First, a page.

BUCHAREST • Romania's President has said that safety rules may have been ignored at an underground nightclub where a fire and stampede left 27 people dead and nearly 200 injured.
Survivors spoke of the horror that unfolded when fireworks - set off during a pre-Halloween gig by a heavy metal band - unleashed a blaze at the Colectiv club in Bucharest late last Friday, followed by a stampede as terrified clubbers sought the exit.
President Klaus Iohannis pointed to safety failings at the nightclub, where witnesses said up to 400 youngsters had gathered for a performance by rock group Goodbye to Gravity.
"I am saddened, but also revolted that a tragedy of this scale could have taken place in Bucharest," Mr Iohannis said.
"It is unimaginable that there could have been so many people in such a (small) space, and that the tragedy happened so quickly because simple rules were ignored," he added after visiting the scene.
"We already have indications that the legal regulations had not been respected. I hope that the authorities manage their inquiry with speed and rigour."
Investigators have begun gathering evidence from the scene and will interview witnesses, a spokesman for the prosecutor's office told Agence France-Presse.
Twenty-six people perished at the club and one died in hospital, the Secretary of State for the Interior, Dr Raed Arafat, said after a meeting of a national emergency committee.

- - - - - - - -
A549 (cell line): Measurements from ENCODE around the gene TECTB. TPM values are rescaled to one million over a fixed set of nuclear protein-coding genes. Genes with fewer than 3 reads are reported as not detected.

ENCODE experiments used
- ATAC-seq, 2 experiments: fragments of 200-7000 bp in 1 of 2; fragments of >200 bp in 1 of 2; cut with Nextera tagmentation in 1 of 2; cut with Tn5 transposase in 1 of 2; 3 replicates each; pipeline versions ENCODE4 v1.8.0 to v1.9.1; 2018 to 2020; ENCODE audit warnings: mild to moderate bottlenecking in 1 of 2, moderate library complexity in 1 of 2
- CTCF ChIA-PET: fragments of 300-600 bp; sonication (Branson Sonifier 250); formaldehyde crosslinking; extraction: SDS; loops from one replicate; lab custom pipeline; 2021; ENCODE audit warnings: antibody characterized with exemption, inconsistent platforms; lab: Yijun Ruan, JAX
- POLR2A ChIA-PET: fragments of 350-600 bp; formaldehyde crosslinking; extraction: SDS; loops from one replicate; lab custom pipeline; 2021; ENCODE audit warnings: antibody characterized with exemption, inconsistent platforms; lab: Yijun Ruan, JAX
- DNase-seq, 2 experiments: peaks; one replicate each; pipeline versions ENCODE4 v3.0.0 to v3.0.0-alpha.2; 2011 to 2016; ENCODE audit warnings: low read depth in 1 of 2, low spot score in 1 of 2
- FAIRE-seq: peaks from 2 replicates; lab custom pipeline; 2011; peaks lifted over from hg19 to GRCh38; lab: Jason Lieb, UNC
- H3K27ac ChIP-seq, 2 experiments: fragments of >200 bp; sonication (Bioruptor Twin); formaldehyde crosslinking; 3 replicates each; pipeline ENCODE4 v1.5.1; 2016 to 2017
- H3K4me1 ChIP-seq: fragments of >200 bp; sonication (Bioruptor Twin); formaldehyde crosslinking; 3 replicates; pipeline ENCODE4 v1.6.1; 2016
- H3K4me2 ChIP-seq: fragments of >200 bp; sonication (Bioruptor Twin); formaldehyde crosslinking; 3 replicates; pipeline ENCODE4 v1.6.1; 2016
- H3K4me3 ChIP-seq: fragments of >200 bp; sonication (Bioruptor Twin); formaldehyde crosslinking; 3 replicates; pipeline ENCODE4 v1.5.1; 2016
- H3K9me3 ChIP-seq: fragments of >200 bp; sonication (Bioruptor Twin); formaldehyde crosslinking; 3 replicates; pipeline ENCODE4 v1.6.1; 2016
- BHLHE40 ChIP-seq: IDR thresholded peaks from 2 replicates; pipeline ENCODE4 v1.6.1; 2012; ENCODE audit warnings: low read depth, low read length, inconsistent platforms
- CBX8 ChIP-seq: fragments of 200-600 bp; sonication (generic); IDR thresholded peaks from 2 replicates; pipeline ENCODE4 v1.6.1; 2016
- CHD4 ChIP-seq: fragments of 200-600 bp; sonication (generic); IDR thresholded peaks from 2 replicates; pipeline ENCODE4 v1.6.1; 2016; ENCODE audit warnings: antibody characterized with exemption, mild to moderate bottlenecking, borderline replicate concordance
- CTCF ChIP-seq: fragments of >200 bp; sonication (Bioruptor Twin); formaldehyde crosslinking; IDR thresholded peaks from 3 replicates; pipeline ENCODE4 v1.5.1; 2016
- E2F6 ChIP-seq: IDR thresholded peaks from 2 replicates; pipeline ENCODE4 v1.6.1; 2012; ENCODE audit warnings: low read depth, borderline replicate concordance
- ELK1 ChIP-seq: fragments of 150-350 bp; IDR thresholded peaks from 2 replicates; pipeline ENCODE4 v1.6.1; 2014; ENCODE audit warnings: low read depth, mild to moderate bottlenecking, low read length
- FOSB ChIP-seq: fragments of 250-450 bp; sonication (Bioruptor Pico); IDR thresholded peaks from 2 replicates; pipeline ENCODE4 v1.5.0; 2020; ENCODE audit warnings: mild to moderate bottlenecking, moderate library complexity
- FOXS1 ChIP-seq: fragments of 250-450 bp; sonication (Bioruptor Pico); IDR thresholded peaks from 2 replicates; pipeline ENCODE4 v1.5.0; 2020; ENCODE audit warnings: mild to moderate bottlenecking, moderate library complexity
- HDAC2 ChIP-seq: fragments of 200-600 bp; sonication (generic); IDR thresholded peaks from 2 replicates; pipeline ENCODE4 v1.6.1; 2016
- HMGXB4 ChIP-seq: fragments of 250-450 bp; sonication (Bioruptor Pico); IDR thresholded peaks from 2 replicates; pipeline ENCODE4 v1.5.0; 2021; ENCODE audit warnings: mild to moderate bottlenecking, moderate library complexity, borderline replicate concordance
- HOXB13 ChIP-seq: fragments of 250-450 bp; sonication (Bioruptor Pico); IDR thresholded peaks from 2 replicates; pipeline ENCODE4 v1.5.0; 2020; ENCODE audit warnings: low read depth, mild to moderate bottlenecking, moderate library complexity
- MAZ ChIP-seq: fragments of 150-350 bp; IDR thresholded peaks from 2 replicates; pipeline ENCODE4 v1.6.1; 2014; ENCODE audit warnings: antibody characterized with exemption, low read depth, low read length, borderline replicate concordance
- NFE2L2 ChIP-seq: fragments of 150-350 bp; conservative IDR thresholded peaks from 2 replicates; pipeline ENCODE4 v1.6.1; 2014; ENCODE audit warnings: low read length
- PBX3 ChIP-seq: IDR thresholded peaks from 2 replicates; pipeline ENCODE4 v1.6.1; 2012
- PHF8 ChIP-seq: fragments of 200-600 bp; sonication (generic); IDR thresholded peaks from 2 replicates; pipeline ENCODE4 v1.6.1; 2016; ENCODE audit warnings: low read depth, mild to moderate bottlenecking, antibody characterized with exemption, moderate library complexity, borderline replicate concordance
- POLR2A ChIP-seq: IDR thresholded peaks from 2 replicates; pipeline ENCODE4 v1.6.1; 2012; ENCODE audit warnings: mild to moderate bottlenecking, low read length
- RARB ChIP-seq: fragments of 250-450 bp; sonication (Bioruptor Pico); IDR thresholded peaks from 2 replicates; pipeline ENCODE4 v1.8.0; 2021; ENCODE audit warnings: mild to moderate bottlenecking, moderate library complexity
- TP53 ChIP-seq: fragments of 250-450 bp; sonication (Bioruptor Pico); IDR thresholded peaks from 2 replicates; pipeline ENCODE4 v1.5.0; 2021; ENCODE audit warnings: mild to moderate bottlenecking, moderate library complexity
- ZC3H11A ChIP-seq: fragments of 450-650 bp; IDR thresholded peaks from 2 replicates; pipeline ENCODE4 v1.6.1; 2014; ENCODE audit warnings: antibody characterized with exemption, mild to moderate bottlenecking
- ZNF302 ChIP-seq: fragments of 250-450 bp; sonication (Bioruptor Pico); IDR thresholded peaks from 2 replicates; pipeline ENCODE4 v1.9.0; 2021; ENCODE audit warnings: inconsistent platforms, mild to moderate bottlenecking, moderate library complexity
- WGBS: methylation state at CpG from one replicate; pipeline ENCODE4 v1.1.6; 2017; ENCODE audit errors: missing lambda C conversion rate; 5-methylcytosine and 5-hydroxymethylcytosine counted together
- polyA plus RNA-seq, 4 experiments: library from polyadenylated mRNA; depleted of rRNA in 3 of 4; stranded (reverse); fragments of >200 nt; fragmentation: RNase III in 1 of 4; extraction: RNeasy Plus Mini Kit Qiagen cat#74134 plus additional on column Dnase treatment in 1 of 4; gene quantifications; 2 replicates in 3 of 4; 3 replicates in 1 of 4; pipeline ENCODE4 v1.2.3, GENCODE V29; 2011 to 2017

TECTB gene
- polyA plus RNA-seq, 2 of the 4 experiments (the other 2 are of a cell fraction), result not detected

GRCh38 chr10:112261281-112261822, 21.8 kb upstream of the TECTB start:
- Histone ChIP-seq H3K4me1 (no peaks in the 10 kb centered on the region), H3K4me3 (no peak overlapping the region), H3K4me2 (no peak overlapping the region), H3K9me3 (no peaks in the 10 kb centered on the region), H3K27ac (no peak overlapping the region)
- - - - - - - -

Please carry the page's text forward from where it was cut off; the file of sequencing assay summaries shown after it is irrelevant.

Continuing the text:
Nearly 200 people, including several foreigners, were injured. Medical sources said 10 were in critical condition. Witnesses described nightmarish scenes when fireworks, let off as part of a show to promote the band's new album, set fire to a pillar and part of the ceiling.
The crowd panicked as thick smoke engulfed the room, prompting people to scramble to escape from the club, located in a communist-era basement. There were reports that only one of two exits to the nightclub was open.
Fireworks and restricted exits have been a lethal combination in many nightclub fires around the world. In one of the worst such disasters, 156 clubbers in the Russian city of Perm died in 2009 in a blaze caused by pyrotechnics, and 83 were injured.
Seven people were jailed for up to nine years after the tragedy.